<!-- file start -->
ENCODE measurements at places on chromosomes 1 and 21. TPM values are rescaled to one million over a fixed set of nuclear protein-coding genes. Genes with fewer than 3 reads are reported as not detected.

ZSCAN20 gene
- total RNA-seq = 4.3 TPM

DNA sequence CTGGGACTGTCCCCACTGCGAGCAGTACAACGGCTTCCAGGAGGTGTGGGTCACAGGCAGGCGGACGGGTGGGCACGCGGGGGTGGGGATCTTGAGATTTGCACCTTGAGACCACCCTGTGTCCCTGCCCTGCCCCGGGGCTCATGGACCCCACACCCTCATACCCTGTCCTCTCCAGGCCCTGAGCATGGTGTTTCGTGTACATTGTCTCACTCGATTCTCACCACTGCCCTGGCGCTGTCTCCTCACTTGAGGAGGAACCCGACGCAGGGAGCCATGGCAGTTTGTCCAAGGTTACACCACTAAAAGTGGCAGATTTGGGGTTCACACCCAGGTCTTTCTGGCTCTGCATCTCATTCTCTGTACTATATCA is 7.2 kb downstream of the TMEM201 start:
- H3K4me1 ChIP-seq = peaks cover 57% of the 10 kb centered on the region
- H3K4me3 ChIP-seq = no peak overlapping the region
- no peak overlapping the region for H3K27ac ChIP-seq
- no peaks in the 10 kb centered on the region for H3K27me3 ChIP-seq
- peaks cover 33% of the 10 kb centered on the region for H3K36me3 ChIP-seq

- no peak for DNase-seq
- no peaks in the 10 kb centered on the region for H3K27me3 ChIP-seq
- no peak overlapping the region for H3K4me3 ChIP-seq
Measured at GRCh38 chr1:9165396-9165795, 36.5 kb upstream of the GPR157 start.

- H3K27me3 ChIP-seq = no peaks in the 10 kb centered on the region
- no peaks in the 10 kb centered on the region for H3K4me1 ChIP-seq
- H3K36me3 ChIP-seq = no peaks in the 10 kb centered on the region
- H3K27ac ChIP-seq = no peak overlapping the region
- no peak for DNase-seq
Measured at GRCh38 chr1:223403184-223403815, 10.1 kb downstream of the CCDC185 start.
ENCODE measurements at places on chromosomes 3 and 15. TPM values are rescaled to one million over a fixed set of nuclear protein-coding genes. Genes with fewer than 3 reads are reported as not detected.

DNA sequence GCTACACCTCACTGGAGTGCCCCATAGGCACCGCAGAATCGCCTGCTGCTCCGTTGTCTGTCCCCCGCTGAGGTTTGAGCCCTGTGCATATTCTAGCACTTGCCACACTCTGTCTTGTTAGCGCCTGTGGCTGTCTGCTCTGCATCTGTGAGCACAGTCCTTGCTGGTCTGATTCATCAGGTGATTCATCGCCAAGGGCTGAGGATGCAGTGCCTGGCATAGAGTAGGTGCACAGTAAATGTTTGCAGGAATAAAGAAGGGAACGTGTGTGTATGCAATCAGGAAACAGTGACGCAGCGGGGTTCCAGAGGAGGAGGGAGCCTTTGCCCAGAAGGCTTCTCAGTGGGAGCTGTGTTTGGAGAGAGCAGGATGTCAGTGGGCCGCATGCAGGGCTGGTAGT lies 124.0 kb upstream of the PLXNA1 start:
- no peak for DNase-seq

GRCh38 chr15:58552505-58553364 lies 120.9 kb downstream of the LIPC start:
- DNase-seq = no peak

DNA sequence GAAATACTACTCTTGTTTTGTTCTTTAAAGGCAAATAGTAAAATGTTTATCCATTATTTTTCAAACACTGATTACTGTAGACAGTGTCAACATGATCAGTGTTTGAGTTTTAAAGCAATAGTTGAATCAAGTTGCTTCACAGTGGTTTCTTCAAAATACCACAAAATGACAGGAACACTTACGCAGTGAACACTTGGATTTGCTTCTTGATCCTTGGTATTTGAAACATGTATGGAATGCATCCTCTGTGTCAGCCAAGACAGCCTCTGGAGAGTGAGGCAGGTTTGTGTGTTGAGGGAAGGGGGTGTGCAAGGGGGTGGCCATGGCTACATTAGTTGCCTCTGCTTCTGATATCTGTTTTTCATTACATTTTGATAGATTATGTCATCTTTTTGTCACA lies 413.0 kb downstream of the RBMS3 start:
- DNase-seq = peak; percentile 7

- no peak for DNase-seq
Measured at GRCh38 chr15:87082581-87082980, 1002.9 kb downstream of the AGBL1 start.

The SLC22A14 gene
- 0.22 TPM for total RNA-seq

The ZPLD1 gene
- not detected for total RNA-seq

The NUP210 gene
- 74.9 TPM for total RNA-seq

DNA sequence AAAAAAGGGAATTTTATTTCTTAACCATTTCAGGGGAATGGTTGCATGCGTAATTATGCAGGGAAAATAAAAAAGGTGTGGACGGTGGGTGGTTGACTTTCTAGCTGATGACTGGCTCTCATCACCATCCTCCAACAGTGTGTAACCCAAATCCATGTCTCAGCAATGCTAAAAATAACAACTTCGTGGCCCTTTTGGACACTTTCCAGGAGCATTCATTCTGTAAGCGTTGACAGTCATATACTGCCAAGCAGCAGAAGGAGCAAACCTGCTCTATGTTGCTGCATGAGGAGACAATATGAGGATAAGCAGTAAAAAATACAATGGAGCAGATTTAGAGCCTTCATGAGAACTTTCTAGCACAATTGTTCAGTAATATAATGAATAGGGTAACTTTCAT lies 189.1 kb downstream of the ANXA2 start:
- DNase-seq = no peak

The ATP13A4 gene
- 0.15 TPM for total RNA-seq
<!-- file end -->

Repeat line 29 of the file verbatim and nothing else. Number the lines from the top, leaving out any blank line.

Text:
The SLC22A14 gene